Here is my stock tank. It is now planted with horsetail reed, Equisetum hyemale, which should fill in well by next summer. The autumn sage around the tank seems to show its appreciation for the moisture seeping from the tank with additional blooms. The hummingbirds have noticed the flowers and stop by regularly for a drink.

Daytime high temperatures are expected to drop into the 80s later this week. The weather guessers say we should not see any more 100 degree days this year after today. I hope they are guessing correctly. If we could just get a good soaking rain...

15 comments:

  1. Maybe rain today. Thanks for the flowers.

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  2. I love your Mealycup Sage! I'm going to have buy some now!

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  3. It's so good to see things looking fresher...the blue sage is stunning. I am totally smitten by the Pine Muhly...I must look it up...may have to ad to my "Micro-Prairie" in the front parking strip next year :-)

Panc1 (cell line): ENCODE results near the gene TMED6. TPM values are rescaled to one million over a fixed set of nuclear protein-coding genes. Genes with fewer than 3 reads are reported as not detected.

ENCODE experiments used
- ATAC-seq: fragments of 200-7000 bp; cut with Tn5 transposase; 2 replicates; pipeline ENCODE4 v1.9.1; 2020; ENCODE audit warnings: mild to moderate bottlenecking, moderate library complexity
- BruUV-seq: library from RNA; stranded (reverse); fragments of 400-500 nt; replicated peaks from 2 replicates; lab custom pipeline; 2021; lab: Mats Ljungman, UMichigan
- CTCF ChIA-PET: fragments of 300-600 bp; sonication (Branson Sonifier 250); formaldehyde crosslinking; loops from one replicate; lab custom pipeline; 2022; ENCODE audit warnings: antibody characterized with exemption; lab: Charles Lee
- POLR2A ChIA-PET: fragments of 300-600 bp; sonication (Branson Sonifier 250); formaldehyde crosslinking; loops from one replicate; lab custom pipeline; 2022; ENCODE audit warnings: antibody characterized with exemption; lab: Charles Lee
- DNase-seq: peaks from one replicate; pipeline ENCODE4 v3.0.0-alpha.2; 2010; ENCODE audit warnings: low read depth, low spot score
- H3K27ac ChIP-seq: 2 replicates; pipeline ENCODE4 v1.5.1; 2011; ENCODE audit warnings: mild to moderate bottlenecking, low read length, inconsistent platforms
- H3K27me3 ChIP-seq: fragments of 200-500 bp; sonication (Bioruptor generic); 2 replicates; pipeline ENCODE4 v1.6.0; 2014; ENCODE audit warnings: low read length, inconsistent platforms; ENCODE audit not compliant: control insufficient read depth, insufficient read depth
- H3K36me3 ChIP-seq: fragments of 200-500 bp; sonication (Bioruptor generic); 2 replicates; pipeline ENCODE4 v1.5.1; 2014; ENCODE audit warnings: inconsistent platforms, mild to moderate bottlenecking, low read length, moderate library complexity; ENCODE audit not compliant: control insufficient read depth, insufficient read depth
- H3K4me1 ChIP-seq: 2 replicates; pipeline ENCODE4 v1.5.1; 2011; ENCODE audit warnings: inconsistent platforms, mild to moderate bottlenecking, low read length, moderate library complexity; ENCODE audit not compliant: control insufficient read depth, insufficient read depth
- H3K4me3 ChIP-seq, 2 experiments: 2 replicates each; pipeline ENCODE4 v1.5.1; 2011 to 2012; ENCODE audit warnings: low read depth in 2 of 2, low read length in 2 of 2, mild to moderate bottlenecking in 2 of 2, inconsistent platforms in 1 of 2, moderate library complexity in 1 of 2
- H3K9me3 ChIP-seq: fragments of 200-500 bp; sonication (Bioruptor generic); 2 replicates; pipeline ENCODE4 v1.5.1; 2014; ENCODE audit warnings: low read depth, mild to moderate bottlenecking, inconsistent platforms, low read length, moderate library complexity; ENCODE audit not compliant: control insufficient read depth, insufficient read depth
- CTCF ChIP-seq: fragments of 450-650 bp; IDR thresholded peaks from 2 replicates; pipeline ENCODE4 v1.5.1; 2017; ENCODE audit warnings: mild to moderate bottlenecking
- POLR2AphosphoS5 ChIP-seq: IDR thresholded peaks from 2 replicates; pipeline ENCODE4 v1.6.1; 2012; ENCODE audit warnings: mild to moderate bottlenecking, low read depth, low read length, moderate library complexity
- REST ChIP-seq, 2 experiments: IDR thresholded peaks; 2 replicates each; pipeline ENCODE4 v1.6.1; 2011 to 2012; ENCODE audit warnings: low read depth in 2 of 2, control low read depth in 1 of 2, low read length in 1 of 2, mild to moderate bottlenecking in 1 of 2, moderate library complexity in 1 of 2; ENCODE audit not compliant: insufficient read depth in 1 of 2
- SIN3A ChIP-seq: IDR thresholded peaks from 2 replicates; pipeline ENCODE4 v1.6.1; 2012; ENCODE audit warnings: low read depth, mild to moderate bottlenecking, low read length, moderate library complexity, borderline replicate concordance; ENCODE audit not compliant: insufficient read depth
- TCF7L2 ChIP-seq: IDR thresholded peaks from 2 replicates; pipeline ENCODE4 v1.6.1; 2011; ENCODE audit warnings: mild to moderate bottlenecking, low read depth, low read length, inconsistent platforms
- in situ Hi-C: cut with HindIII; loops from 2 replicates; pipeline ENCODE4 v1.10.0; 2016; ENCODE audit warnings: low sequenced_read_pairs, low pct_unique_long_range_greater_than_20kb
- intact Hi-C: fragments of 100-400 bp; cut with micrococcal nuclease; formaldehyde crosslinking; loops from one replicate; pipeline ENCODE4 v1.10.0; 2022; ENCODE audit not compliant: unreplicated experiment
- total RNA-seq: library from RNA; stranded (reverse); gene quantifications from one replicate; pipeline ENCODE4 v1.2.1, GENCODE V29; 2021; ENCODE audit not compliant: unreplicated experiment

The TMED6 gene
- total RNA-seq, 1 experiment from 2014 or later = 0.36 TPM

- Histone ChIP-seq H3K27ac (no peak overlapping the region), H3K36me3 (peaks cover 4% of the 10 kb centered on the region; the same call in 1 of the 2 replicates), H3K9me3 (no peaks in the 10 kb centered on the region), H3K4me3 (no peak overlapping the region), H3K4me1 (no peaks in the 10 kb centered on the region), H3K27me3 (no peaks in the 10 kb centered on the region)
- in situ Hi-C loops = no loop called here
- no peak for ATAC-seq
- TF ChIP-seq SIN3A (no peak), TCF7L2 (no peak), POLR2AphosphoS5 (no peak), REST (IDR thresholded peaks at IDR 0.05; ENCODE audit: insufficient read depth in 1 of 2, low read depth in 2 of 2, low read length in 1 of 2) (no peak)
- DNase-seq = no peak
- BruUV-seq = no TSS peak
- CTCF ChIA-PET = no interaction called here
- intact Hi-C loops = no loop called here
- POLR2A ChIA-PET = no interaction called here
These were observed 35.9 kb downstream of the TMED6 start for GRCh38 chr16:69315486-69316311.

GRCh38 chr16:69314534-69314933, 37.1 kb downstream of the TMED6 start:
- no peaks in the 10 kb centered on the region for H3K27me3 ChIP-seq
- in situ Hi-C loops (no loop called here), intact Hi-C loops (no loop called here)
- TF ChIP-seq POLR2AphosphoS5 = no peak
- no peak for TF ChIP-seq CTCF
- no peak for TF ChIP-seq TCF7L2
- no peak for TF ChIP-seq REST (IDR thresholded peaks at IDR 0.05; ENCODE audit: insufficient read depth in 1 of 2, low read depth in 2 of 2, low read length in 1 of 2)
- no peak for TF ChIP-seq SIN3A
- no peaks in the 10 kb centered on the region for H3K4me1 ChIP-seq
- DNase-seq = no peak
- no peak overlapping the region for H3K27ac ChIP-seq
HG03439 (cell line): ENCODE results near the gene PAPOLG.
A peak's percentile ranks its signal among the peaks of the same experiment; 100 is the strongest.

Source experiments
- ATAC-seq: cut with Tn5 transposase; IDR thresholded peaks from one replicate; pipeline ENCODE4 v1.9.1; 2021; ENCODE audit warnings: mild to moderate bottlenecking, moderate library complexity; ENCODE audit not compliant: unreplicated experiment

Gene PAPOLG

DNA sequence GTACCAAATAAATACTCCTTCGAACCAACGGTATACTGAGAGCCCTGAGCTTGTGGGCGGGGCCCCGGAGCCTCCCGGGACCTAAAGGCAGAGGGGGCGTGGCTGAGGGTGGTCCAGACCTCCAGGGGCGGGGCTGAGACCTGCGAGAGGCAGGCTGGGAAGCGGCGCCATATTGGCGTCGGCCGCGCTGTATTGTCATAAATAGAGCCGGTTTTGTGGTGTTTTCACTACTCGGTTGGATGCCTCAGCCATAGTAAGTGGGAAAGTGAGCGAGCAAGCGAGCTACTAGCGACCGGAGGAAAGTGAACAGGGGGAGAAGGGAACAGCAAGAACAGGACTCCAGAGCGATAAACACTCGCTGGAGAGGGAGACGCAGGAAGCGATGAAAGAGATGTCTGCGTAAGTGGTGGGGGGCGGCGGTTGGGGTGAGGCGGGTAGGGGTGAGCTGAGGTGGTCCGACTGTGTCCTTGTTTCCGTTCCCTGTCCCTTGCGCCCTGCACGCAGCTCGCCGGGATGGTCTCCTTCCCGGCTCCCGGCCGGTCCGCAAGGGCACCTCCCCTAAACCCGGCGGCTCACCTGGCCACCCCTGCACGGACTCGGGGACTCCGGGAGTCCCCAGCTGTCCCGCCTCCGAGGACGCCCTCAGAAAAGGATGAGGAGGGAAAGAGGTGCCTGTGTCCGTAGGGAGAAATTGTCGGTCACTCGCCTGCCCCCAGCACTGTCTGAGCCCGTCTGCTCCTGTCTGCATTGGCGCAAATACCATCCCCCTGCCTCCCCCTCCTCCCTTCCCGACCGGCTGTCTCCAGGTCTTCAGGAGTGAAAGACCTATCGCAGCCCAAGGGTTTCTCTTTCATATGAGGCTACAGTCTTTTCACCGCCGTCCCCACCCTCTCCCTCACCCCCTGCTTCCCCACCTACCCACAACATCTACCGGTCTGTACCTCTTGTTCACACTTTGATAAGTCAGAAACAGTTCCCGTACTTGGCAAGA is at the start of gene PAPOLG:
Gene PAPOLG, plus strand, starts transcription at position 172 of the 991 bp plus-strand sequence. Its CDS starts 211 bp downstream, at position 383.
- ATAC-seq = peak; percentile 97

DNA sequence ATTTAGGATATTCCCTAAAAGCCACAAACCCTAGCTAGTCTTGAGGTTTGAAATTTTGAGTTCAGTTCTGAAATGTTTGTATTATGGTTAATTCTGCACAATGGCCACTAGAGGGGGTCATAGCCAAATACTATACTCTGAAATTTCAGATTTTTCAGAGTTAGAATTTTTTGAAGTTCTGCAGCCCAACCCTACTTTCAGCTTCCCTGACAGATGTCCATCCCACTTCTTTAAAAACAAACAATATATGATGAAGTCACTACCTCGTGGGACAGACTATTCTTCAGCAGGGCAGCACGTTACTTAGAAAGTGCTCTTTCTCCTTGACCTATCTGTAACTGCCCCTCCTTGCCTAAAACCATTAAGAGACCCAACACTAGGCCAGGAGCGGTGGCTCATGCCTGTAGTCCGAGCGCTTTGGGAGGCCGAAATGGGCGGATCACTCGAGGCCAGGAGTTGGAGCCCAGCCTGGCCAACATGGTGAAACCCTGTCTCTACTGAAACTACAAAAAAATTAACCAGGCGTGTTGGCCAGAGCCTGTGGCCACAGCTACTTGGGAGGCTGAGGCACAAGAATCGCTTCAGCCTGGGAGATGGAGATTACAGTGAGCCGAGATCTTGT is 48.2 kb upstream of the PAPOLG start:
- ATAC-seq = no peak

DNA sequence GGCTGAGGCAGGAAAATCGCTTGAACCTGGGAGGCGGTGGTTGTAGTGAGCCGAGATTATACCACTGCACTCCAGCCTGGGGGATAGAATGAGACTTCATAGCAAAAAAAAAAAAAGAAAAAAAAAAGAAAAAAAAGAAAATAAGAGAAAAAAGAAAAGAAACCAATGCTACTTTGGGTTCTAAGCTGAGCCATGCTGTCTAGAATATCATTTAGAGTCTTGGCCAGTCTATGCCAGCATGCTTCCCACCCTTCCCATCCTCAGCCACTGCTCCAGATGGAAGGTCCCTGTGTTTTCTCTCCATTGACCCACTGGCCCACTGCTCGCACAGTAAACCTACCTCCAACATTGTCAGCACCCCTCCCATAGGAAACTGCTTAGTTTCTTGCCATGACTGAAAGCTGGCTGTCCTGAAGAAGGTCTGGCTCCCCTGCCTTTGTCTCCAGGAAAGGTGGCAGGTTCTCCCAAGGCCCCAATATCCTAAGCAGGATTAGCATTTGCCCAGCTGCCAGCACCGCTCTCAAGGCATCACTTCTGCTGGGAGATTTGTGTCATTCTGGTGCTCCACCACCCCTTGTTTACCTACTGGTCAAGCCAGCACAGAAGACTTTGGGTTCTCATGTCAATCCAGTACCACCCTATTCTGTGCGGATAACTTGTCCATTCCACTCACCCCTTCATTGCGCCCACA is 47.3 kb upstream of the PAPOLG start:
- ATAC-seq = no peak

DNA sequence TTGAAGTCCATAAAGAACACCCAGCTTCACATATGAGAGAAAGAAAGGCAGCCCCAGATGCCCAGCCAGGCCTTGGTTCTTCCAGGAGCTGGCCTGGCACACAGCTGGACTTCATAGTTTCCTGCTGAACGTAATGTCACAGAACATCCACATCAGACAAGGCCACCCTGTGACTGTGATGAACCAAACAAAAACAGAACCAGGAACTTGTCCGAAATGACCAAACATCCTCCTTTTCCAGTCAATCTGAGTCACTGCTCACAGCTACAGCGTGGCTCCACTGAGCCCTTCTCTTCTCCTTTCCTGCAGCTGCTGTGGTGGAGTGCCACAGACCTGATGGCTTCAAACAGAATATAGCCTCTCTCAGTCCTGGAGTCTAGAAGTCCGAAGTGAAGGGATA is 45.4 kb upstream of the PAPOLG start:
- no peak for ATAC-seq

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  4. The pine muhly is a winner, all right, and so are your structural yuccas and opuntia. They ground all those tiny flowers -- and let me just say I'm amazed by how much is blooming in your garden. The stock tank planter looks very Austin -- love it!

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  5. Beautiful garden, so impressive in this year of heat and drought. Love the pine muhly and it's going on my list of must-have plants!

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  6. Like Pam, I'm surprised by how much you have blooming too. Your prairie is beautiful!

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  7. We have finally been vindicated for all of our whining about the heat. It really was HOT, one for the record books!! Lots of great blooms in your garden despite the summer. This post lists some of my favorites...salvia farinacea, greggii, skullcap, liatris, zexmenia. Have not heard of pine muhly before; will have to check it out!